Saturday, 15 April 2017 08:00

Lethbridge boy has special hockey wish granted

Written by  J.W. Schnarr
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Thirteen-year-old Riley Zimmer was recently hosted by the Chicago Blackhawks with the help of Make-A-Wish Southern Alberta. Thirteen-year-old Riley Zimmer was recently hosted by the Chicago Blackhawks with the help of Make-A-Wish Southern Alberta. Southern Alberta Newspapers photo by Ian Martens

A 13-year-old Lethbridge boy battling cancer was able to live out his dream of facing some of his hockey heroes on the ice through Make-A-Wish Southern Alberta.


Riley Zimmer plays goaltender at the bantam level and is a huge Chicago Blackhawks fan. His dream was to see the Blackhawks play. Make-A-Wish took his dream a step further when they provided him an opportunity not only to travel to Chicago to take in a game, but to suit up against his ‘Hawks heroes.
The event was a way for Riley and his family to celebrate after a nearly year-long battle with Burkitt lymphoma.
“I was really happy,” said Riley, who said practising with the players was his favourite part of the trip.
In May last year, Riley was outside playing basketball with a friend when he felt a sore lump on his face. It was about the size and texture of a small golf ball. Riley assumed he had somehow hurt himself after being tripped during a soccer game the night before.
“This guy tripped me from behind and I fell, and it hurt,” said Riley. “I thought it was from that.”
It was a lymph node on the left side of Riley’s face that had become swollen.
Burkitt lymphoma often causes all the lymph nodes to swell up, and can cause breathing problems.
“When you mention Burkitt lymphoma in a teenager, they all get really worried,” said Riley’s father, Michael. “You get pushed through the system.”
Because Riley’s lymphoma was only causing swelling on one side, doctors initially thought Riley might have the mumps. When he failed to respond to treatment, an ultrasound and biopsy were needed to determine the cause.
Riley had two rounds of chemotherapy and had to battle complications with infection following surgery to remove the cancerous node. After three months, he was on the long road to recovery.
In November last year, the Make-A-Wish Foundation asked Riley about his wish. According to Michael, Make-A-Wish asks children for three wishes in order to have some options if they are unable to accommodate a specific request.
Riley only had one wish. He wanted to go to Chicago and meet his heroes.
Being a Blackhawks fan is something of a family tradition for Riley, who shares a love of the team with his grandfather and cousins.
Riley was just the right age in 2010 when the Blackhawks won the Stanley Cup, which sealed him as a fan.
He also has another connection to the team — he has an uncle who played hockey with Lethbridge NHLer Chris Versteeg, who had two stints in Chicago and won two Stanley Cups in that city.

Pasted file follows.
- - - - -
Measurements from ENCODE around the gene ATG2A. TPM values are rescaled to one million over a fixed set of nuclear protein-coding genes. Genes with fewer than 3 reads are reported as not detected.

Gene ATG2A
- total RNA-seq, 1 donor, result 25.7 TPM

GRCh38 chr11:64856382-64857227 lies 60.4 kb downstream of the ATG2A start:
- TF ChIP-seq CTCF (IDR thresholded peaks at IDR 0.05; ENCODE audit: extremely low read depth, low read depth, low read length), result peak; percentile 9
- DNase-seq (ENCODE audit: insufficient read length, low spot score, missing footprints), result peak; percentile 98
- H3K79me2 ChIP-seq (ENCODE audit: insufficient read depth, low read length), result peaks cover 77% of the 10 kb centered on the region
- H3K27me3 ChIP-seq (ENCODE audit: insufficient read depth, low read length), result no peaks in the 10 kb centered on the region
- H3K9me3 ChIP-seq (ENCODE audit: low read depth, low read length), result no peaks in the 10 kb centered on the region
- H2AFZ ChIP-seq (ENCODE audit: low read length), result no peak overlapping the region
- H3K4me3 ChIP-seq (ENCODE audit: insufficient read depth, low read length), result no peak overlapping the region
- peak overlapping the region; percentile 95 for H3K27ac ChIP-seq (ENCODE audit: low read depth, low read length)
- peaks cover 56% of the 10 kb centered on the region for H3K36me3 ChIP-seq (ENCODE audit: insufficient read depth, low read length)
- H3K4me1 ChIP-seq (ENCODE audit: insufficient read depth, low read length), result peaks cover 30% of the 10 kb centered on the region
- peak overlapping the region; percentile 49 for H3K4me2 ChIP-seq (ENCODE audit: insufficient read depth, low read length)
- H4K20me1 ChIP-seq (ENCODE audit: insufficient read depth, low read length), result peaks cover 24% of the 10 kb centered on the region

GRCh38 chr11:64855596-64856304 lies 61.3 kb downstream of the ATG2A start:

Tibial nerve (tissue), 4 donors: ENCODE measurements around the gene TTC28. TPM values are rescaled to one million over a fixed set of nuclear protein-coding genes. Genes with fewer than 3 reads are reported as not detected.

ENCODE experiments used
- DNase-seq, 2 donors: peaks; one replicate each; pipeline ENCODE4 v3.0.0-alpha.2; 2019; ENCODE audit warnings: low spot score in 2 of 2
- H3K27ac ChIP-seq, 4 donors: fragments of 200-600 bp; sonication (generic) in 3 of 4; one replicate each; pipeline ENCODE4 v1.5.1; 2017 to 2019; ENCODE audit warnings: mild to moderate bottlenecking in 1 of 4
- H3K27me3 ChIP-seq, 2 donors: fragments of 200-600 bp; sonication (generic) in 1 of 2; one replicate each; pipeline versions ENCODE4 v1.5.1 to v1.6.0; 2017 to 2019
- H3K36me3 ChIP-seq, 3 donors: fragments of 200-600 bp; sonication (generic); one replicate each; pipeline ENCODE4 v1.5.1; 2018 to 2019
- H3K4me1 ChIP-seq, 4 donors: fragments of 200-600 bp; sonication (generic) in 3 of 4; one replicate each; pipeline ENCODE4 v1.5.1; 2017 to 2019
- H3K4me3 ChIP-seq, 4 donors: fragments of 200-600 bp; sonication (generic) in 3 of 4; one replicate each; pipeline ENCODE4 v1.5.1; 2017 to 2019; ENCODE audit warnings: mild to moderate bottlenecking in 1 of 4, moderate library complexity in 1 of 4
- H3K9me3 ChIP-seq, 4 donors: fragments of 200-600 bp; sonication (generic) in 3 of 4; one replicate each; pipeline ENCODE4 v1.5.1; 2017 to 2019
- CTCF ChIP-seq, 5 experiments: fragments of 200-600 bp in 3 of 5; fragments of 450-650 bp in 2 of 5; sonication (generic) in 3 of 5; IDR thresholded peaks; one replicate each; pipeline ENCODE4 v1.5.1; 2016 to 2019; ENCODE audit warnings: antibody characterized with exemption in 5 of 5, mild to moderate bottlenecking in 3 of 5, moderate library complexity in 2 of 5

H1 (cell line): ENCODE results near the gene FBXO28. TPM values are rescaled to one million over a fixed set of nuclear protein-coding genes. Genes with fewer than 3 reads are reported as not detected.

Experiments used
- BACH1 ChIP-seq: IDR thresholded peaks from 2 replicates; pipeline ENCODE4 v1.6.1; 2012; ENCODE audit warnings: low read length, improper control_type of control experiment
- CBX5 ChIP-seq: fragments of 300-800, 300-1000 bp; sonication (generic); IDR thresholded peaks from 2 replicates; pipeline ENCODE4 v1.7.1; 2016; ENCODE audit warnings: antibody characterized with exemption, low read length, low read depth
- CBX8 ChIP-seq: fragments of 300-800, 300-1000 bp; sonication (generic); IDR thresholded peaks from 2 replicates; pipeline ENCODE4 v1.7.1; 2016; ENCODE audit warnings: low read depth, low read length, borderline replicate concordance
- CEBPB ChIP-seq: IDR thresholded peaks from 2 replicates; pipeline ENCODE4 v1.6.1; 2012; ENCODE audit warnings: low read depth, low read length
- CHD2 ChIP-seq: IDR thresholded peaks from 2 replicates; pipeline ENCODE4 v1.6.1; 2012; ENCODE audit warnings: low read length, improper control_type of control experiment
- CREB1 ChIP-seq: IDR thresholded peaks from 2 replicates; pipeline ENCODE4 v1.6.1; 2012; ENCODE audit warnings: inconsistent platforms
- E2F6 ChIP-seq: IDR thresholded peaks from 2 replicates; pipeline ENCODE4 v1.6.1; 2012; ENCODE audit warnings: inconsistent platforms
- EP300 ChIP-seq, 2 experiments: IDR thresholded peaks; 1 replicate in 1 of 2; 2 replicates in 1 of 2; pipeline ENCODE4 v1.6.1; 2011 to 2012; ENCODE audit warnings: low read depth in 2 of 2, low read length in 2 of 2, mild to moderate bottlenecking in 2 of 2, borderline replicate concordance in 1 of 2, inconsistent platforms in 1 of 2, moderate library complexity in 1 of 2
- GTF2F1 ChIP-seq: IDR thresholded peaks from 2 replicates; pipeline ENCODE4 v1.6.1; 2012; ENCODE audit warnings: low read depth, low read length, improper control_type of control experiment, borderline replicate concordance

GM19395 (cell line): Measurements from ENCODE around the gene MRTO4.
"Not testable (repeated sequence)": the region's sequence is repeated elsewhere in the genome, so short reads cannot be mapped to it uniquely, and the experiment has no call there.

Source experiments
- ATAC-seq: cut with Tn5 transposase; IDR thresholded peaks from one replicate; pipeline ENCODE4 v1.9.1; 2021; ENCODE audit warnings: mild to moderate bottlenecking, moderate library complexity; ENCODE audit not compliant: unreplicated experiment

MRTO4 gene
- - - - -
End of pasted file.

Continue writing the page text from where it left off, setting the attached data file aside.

“The trip got (Riley’s uncle) and Riley going about what he was going to do down there,” said Michael. “Family functions would turn into those two talking about Chicago.”
Michael said it was heartening for the family to be able to take the trip and recoup some of the family time lost during the summer last year due to his son’s illness.
“We didn’t get to do the normal things that the family does,” he said.
“When we got down there, and went to the United Centre, they treated us really nice.”
Leaving for Chicago at the end of February and returning home five days later, the Zimmers managed to pack a full-sized vacation into the time they had available.
On the morning of the game, a limo arrived to pick up Riley and his family. They were taken to the United Centre where the Blackhawks play. He was given an opportunity to sit on the players bench and watch the team practise.
Then he hit the ice.
“He got dressed in his goalie gear and he got to go play net,” said Michael. “He’s got (a) Go Pro video of it, and the Chicago Blackhawks had (a camera crew) following him around.”
Riley had an opportunity to face off against some of his favourite Blackhawks players, including fan favourites Patrick Kane and Jonathan Toews.
“Kane deked him out and put one up high on him,” said Michael.
Riley spent about 30 minutes on the ice with his heroes and took part in a number of different drills and exercises.
“Once they saw Riley could stop a few, they started trying a little harder,” said Michael.
Even the coaching staff got in on the fun. During one drill, Michael said ‘Hawks assistant coach Kevin Dineen jokingly offered bonus points for any player who could knock the camera off Riley’s helmet.
“We’re so grateful for Make-A-Wish,” said Micheal. “I don’t know how easy or hard it is to approach organizations like the Chicago Blackhawks and ask for a wish, but the effort they put in made it very special for our family. We can’t thank them enough.”

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